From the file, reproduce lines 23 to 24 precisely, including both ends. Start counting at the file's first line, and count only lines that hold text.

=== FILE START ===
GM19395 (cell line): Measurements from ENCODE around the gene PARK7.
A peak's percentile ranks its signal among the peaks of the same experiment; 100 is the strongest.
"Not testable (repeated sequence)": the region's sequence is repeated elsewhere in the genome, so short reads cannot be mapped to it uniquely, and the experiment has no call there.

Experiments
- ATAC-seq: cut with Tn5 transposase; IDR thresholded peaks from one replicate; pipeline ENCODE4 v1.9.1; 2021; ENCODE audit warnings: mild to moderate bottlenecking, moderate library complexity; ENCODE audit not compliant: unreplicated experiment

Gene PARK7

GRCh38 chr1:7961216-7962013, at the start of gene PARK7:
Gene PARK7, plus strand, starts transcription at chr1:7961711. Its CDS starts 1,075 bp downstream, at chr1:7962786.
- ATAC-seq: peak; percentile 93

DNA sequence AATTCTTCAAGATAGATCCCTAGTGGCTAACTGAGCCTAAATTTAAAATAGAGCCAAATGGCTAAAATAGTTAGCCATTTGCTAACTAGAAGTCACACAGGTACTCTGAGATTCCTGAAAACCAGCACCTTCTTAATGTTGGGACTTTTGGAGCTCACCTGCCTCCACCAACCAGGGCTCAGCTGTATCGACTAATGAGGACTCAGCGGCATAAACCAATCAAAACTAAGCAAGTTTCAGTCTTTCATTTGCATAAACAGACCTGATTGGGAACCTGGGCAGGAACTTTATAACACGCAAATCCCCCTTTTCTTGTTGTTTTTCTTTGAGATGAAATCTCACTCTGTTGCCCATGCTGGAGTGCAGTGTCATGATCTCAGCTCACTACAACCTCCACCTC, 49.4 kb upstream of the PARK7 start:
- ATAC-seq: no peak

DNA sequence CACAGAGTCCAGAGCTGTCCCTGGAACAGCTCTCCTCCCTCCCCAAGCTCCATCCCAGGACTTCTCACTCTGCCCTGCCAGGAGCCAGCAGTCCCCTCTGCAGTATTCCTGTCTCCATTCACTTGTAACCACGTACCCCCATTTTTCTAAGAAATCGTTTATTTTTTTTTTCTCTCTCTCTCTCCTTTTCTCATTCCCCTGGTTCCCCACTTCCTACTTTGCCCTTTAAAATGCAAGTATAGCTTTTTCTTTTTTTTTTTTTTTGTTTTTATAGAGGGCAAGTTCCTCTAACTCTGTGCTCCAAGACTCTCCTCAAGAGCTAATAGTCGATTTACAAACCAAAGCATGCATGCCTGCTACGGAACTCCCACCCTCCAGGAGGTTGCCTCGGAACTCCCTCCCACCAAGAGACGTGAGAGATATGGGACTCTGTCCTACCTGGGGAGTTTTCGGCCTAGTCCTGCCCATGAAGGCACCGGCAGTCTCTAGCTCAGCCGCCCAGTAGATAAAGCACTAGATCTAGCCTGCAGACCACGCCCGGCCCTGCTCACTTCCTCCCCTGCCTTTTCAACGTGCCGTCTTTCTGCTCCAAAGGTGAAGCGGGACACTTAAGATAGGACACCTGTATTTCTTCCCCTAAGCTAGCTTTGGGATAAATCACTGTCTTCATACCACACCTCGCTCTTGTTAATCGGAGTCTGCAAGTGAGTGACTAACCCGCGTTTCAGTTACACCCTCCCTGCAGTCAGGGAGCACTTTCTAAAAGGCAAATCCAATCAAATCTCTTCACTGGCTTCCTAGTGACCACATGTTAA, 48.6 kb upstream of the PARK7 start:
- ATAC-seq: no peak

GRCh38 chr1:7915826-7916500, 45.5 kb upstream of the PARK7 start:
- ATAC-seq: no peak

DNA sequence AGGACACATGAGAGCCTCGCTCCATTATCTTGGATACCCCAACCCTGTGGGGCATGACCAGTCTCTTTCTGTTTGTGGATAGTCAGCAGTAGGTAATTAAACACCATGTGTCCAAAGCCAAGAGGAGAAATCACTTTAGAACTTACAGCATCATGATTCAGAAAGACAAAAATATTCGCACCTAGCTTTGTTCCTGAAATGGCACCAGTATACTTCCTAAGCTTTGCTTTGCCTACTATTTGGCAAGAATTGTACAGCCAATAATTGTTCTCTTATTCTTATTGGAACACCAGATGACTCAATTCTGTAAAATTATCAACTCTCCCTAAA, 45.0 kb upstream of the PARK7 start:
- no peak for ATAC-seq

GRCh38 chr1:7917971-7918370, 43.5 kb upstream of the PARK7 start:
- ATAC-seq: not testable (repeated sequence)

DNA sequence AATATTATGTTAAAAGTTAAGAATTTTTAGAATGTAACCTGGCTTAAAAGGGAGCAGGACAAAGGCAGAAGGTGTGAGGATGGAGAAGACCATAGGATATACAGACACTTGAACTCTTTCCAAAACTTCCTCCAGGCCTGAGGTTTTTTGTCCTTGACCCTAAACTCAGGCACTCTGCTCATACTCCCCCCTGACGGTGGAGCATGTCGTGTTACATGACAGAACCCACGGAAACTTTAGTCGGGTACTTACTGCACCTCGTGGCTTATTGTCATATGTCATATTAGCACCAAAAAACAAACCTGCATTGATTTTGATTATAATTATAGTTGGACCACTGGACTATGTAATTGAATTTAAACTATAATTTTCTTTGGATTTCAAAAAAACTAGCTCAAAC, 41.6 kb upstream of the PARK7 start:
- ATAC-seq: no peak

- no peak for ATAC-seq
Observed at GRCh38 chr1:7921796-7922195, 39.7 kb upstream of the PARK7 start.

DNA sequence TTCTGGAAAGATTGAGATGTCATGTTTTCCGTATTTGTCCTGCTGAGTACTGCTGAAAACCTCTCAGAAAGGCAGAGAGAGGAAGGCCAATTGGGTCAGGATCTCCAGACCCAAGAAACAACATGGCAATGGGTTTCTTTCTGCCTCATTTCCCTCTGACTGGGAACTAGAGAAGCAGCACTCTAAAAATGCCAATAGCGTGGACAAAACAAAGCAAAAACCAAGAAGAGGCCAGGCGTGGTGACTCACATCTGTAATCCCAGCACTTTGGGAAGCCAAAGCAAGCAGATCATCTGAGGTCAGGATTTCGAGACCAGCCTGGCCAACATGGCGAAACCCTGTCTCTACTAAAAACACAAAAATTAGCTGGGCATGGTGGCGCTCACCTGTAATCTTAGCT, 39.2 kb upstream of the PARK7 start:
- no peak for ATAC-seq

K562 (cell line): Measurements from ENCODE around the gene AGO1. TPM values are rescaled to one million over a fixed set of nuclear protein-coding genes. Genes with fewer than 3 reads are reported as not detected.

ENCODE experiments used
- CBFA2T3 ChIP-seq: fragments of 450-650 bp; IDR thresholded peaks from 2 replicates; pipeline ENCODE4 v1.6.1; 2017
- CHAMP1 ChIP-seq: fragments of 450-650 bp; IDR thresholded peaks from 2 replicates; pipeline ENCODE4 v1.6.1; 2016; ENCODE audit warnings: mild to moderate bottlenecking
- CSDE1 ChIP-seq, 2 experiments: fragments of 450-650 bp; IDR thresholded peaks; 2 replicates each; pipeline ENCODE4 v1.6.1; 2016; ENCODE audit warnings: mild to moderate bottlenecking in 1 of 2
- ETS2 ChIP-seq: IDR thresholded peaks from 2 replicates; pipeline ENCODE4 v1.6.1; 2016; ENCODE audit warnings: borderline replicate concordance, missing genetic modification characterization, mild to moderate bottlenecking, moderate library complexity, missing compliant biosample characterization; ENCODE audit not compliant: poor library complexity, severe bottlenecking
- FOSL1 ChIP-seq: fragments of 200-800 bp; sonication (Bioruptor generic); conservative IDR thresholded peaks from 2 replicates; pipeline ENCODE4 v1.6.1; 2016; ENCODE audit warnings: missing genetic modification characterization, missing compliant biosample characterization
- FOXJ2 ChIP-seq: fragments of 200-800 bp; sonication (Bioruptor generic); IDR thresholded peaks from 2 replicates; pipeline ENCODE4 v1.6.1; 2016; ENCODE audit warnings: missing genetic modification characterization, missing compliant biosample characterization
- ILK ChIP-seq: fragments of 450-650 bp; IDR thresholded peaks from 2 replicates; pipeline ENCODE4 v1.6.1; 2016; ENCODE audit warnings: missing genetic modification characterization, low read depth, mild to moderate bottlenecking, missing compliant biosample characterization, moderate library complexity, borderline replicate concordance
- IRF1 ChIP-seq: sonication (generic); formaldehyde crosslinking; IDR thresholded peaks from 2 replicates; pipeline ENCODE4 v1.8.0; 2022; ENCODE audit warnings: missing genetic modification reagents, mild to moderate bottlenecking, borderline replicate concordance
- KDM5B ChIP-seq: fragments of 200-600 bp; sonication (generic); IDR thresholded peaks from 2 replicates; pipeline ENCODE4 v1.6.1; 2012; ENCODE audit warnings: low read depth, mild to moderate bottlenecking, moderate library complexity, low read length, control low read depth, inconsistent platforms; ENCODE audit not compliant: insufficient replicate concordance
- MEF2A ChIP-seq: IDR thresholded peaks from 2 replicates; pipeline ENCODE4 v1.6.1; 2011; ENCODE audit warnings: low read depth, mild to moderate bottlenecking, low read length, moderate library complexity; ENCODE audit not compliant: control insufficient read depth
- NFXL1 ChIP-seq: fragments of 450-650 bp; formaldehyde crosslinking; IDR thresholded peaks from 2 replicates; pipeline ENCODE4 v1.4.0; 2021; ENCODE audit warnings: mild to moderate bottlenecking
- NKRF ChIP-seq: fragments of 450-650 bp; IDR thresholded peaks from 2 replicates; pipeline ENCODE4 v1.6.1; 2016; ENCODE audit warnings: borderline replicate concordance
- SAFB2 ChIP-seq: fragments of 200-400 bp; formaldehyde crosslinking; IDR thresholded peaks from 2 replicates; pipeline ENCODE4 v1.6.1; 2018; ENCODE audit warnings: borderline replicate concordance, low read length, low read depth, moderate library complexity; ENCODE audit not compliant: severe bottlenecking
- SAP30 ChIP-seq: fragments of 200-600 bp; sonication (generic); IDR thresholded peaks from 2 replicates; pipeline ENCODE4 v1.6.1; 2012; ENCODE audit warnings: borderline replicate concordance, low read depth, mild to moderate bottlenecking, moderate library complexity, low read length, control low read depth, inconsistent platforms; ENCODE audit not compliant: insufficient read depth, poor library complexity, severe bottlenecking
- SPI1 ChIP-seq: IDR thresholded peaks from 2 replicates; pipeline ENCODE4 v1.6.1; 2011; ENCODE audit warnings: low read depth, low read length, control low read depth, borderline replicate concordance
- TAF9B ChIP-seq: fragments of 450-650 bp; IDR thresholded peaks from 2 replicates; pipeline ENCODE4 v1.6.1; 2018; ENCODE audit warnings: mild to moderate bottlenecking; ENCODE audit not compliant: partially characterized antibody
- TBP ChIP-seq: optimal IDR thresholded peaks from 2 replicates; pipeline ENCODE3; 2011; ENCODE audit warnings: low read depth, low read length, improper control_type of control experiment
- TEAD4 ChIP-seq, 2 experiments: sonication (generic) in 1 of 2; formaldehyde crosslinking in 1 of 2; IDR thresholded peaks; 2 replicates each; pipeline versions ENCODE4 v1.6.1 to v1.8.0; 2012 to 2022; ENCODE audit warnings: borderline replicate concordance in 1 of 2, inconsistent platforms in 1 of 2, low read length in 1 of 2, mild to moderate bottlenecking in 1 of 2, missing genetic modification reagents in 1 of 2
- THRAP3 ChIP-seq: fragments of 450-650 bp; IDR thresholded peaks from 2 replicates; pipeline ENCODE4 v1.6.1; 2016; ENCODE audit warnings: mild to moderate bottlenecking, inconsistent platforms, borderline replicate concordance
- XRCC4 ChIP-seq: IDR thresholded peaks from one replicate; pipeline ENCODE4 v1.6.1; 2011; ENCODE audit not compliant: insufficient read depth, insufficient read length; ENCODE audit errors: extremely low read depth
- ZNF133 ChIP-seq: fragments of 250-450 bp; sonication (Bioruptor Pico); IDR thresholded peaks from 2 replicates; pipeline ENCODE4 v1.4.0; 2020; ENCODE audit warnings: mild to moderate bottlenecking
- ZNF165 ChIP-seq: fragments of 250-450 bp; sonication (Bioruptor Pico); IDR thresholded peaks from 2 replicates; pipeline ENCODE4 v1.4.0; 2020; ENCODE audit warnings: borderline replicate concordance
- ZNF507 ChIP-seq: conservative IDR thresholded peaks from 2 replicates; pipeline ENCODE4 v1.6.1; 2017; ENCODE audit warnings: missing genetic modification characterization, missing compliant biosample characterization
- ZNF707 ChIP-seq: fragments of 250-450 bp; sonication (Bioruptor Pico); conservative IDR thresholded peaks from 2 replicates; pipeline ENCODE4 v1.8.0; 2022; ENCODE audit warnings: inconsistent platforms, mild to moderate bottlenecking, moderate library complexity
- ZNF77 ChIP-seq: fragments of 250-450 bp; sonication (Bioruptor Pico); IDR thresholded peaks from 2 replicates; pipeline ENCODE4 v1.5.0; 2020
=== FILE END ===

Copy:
Observed at GRCh38 chr1:7921796-7922195, 39.7 kb upstream of the PARK7 start.

DNA sequence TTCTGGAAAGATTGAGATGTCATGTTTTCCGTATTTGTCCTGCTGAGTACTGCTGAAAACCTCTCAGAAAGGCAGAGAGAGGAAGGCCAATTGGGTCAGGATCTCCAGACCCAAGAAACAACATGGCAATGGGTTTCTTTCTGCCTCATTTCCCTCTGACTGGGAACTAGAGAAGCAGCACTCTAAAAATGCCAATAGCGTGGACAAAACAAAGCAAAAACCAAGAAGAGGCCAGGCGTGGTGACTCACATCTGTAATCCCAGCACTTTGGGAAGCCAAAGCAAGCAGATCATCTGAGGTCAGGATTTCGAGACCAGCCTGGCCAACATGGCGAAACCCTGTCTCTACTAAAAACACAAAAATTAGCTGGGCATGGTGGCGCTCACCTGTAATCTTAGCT, 39.2 kb upstream of the PARK7 start: